Major provincial languages Punjabi Punjabi (پنجابی) is spoken as first language by 44% of Pakistanis. It is an important language as about 70% of Pakistanis can speak or understand it. However, Punjabi does not have any official status in Pakistan. Punjabi lineage can be traced through Lahori and Multani during Muslim period (700 to 1860).
Punjabi dialects include: Majhi, "the standard Punjabi language", spoken in the heart of Punjab where most of the Punjabi population lives. The main districts are Lahore, Sheikhupura, Gujranwala, Sialkot, Gujrat and to some extent in Jhelum in Pakistani Punjab and Gurdaspur and Amritsar in Indian Punjab. Potwari or Pothohari, is spoken in the Pothohar Plateau of Punjab and Azad Kashmir. The main districts are Rawalpindi, Mirpur and Sohawa Tehsil of Jhelum District. Dialects include Dhundi-Kairali, Chibhali, Mirpuri, Jhelumi, Pindiwali and Punchhi (Poonchi). Jhangvi or Jhangochi or Rachnavi, spoken in the central Pakistani Punjab, stretches from districts Khanewal to Jhang and includes Faisalabad and Chiniot. Shahpuri, spoken in Mianwali, Sargodha, Khushab and Mandi Bahauddin districts. Hindko, spoken in districts of Peshawar, Attock, Nowshehra, Mansehra, Balakot, Abbottabad and Murree and the lower half of Neelum District and Muzafarabad. Malwi, spoken in the eastern part of Indian Punjab. Main districts are Ludhiana, Ambala, Bathinda, Ganganagar, Malerkotla, Fazilka, Ferozepur. Malwa is the southern and central part of present day Indian Punjab. Also includes the Punjabi speaking northern areas of Haryana, viz. Ambala, Hissar, Sirsa, Kurukshetra, etc. Doabi (regional language), spoken between the rivers of Beas and Sutlej, in the districts of Jalandhar and Hoshiarpur.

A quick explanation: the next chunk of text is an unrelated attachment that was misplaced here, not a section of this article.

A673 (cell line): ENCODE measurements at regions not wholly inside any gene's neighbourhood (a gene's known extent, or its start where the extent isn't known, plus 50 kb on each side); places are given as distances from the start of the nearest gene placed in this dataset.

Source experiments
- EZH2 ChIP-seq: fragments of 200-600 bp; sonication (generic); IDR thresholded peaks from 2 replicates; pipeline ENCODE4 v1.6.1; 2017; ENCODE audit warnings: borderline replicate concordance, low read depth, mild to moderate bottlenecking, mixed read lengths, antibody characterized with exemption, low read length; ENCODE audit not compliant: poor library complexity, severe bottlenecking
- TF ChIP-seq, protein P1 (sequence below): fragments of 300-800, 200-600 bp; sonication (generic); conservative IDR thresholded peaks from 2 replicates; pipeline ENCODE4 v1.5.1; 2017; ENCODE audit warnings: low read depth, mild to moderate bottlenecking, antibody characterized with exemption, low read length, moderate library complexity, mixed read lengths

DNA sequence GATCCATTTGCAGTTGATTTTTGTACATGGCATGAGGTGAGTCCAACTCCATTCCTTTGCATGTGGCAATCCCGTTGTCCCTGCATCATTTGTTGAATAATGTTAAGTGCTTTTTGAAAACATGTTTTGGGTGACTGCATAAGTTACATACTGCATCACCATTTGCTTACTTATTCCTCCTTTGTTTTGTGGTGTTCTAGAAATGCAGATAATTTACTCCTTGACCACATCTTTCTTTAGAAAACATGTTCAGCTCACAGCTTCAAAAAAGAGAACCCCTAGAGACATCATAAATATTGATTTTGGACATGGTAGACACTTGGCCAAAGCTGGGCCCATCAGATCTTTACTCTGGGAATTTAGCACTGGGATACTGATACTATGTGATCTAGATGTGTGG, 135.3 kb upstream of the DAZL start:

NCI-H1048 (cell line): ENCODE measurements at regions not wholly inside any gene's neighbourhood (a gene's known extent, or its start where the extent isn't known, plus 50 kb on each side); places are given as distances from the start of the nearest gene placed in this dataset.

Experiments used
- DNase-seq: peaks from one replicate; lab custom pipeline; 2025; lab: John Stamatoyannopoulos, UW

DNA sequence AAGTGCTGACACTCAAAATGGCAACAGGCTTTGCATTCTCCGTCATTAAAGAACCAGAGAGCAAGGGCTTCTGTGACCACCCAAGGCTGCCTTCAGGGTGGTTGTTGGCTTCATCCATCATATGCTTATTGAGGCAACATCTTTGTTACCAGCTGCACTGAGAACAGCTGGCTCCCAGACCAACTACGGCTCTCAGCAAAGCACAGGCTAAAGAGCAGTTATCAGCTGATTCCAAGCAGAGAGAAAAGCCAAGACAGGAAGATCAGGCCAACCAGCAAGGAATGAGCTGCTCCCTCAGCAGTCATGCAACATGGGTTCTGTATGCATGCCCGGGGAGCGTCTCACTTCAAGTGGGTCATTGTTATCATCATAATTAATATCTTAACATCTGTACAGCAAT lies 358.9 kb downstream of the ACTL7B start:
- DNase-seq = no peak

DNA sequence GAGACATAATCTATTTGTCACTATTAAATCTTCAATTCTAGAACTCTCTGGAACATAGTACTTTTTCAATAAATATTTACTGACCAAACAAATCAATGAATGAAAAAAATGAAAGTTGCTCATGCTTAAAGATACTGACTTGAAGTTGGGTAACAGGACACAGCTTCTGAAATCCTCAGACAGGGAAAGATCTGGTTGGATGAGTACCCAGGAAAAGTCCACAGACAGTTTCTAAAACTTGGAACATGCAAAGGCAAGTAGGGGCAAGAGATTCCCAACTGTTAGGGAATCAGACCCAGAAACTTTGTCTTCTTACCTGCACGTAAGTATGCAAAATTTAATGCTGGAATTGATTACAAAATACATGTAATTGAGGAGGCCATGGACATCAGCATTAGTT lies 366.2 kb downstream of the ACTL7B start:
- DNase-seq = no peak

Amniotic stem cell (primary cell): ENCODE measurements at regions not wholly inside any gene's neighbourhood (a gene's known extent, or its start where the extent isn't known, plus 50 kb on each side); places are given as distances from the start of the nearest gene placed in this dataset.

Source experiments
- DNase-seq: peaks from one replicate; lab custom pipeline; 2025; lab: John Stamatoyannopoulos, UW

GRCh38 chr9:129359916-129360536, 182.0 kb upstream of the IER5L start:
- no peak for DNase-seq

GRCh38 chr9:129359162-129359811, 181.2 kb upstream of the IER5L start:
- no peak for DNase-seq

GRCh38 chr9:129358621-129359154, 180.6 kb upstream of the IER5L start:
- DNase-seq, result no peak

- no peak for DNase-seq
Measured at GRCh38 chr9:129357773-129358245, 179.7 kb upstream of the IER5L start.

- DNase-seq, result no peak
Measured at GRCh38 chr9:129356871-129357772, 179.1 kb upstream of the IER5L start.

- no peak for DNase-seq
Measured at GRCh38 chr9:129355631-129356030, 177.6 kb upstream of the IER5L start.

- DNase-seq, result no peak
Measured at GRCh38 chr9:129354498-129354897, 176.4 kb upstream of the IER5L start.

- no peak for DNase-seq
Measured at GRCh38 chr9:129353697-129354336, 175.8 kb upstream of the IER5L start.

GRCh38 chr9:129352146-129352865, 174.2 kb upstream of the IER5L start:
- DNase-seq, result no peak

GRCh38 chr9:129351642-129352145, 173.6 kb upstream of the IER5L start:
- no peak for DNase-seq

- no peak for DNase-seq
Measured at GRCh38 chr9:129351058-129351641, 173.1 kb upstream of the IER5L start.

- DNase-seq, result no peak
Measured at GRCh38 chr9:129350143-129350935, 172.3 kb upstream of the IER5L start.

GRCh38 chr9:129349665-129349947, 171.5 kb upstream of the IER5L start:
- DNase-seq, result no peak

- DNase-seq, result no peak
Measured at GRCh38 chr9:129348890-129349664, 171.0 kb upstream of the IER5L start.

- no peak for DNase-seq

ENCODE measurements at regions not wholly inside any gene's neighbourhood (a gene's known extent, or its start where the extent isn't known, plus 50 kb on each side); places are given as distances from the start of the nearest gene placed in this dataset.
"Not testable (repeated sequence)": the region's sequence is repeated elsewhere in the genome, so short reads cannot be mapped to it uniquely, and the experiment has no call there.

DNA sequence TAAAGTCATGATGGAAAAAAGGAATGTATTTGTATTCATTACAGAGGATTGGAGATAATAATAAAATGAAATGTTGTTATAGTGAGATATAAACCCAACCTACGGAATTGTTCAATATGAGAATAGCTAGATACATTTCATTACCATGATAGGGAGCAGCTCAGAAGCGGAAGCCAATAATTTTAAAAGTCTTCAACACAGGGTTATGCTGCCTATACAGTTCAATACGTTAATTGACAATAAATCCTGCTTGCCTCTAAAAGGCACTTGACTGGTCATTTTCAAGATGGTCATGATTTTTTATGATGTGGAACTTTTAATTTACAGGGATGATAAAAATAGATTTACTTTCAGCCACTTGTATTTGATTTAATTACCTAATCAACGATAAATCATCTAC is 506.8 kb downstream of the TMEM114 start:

Pashto Pashto (پشتو) is spoken as a first language by 15% of Pakistanis, mostly in the North-West Frontier Province, the Federally Administered Tribal Areas and in northern part of Balochistan Province. Pashto has no written literary traditions although it has a rich oral tradition. There are two major dialect patterns within which the various individual dialects may be classified; these are Pakhto, which is the northern (Peshawar) variety, and the Pashto spoken in southern areas around Quetta. Khushal Khan Khatak (1613–1689) and Rehman Baba (1633–1708) were two important poets in the Pashto language.
Sindhi Sindhi (سنڌي ) is spoken as a first language by about 14% of Pakistanis, mostly in the Province of Sindh and the southeastern parts of the Province of Balochistan. Sindhi is known for its very rich literature and is taught in schools in the province of Sindh. The largest Sindhi-speaking city is Hyderabad, Pakistan.
Saraiki The Saraiki language (Perso-Arabic: سرائیکی sometimes spelled Siraiki and Seraiki) has a substantial literature dating back a thousand years and including myriad proverbs. It was the language of Raja Dahar and its fellows, and according to Aslam Rasool Puri "the language which was effected by Daraveriens not other than Saraiki". It is spoken by 30 million Pakistanis, mostly in the southern part of the Province of the Punjab and in adjacent parts of Sindh, Balochistan and North-West Frontier Provinces. Saraiki , belongs to the Indo-Aryan branch of Indo-European.